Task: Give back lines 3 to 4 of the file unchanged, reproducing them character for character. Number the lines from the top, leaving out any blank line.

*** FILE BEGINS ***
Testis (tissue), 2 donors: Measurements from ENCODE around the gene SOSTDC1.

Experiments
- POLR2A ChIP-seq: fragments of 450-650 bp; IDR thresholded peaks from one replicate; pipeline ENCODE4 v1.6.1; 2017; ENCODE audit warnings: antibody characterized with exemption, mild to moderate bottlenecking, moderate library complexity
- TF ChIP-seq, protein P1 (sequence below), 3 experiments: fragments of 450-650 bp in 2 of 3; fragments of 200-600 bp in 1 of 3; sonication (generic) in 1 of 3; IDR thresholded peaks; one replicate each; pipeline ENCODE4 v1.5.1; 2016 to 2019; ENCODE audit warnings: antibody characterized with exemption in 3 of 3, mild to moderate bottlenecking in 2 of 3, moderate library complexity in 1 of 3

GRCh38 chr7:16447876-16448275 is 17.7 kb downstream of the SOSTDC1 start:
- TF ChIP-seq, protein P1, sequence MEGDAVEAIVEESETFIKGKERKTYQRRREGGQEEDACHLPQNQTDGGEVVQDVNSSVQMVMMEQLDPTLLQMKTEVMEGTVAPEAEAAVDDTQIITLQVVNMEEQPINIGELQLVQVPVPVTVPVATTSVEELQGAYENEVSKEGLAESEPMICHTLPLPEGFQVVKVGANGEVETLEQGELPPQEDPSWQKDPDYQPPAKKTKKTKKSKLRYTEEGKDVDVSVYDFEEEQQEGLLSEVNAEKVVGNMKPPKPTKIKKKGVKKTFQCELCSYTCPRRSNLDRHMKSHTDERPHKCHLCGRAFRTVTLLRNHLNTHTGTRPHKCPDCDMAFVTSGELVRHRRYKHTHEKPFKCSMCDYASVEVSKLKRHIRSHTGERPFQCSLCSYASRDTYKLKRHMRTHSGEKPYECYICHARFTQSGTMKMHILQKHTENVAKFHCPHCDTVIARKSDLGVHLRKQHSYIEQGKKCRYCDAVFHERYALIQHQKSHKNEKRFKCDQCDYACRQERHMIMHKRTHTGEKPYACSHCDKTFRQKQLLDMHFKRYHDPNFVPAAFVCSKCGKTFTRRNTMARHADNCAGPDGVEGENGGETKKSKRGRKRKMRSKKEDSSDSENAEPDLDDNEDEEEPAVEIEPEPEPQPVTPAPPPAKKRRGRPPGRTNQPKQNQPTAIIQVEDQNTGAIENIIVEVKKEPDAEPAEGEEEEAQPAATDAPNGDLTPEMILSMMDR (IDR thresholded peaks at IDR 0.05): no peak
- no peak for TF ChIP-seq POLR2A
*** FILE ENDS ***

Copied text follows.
- POLR2A ChIP-seq: fragments of 450-650 bp; IDR thresholded peaks from one replicate; pipeline ENCODE4 v1.6.1; 2017; ENCODE audit warnings: antibody characterized with exemption, mild to moderate bottlenecking, moderate library complexity
- TF ChIP-seq, protein P1 (sequence below), 3 experiments: fragments of 450-650 bp in 2 of 3; fragments of 200-600 bp in 1 of 3; sonication (generic) in 1 of 3; IDR thresholded peaks; one replicate each; pipeline ENCODE4 v1.5.1; 2016 to 2019; ENCODE audit warnings: antibody characterized with exemption in 3 of 3, mild to moderate bottlenecking in 2 of 3, moderate library complexity in 1 of 3